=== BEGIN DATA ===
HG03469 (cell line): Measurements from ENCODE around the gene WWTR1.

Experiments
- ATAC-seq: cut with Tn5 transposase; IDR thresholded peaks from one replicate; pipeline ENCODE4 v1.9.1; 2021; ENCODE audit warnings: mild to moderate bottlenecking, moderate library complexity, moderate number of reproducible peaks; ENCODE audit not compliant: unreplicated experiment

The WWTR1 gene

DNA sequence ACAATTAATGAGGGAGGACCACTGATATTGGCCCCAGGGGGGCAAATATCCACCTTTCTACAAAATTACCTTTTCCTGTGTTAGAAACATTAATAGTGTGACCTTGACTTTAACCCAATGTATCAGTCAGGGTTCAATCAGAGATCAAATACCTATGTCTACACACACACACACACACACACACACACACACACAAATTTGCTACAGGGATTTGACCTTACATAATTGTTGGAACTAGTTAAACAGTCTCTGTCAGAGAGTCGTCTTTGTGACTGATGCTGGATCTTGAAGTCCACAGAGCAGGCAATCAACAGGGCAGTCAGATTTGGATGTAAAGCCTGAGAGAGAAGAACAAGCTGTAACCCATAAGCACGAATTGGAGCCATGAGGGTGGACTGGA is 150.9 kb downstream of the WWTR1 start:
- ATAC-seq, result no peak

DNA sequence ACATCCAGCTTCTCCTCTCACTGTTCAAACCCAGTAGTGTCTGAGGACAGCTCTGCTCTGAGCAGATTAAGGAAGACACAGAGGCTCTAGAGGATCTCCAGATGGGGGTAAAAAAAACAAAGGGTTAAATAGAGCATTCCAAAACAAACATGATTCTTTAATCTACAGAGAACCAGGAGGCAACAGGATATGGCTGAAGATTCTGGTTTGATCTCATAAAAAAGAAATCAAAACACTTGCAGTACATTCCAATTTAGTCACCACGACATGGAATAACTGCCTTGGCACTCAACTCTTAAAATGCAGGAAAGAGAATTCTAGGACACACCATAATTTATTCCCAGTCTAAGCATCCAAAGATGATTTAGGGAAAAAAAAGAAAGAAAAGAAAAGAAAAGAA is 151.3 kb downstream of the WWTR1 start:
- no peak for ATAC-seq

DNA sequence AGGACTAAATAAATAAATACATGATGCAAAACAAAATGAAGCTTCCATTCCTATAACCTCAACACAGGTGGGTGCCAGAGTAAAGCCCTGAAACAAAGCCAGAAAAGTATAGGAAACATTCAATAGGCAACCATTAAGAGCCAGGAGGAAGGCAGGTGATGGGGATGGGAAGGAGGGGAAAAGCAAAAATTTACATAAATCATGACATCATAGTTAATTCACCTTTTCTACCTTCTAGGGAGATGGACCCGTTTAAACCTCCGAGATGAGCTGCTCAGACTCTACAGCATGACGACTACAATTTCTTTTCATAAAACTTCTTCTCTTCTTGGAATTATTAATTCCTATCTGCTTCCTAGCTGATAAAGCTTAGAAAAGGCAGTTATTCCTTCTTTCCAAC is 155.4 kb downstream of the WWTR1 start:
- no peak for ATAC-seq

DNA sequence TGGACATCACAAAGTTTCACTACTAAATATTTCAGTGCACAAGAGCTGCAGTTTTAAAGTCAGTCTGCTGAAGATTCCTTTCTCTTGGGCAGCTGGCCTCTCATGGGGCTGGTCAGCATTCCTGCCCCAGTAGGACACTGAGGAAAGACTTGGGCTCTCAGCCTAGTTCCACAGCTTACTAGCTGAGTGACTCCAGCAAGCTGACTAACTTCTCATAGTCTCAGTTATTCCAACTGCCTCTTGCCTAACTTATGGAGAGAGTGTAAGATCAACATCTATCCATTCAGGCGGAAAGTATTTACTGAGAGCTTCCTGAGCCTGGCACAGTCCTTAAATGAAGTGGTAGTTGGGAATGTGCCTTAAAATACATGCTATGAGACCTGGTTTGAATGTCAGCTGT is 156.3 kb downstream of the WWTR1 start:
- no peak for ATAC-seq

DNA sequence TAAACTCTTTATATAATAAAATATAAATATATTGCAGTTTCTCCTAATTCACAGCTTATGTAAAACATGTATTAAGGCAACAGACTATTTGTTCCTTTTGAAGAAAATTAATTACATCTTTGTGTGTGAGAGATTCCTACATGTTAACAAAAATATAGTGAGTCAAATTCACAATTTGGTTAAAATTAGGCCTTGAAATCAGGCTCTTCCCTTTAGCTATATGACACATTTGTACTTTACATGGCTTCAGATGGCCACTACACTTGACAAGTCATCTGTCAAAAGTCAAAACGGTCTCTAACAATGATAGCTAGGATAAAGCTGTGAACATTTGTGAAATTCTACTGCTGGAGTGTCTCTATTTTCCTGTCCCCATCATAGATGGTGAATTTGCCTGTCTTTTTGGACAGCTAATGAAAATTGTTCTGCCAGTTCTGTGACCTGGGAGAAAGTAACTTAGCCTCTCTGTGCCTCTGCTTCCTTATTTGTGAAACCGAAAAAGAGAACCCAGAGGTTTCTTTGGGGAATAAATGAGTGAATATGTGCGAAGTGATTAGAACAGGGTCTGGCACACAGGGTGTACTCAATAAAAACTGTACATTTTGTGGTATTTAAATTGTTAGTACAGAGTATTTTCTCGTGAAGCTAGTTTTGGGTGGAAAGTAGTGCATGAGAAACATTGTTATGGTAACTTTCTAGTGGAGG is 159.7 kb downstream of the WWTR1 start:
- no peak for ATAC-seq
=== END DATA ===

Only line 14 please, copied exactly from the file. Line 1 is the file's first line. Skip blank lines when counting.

- no peak for ATAC-seq